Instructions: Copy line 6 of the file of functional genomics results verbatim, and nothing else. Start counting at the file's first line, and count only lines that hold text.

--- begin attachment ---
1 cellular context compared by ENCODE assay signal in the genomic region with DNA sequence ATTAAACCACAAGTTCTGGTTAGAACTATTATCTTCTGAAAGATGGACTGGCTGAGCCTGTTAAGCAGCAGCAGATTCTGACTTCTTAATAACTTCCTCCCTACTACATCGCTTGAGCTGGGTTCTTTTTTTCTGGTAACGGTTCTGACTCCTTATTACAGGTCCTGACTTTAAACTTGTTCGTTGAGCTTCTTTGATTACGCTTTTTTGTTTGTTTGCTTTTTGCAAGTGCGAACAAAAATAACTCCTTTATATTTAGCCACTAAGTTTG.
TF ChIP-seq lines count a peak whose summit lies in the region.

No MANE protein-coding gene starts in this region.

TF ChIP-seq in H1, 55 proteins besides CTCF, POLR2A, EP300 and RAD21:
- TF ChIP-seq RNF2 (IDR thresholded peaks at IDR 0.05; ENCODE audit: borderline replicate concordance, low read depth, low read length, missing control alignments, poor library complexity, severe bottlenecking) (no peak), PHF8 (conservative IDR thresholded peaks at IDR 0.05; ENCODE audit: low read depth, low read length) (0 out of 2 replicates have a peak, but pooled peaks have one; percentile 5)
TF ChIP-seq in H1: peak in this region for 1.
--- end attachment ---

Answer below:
TF ChIP-seq in H1: peak in this region for 1.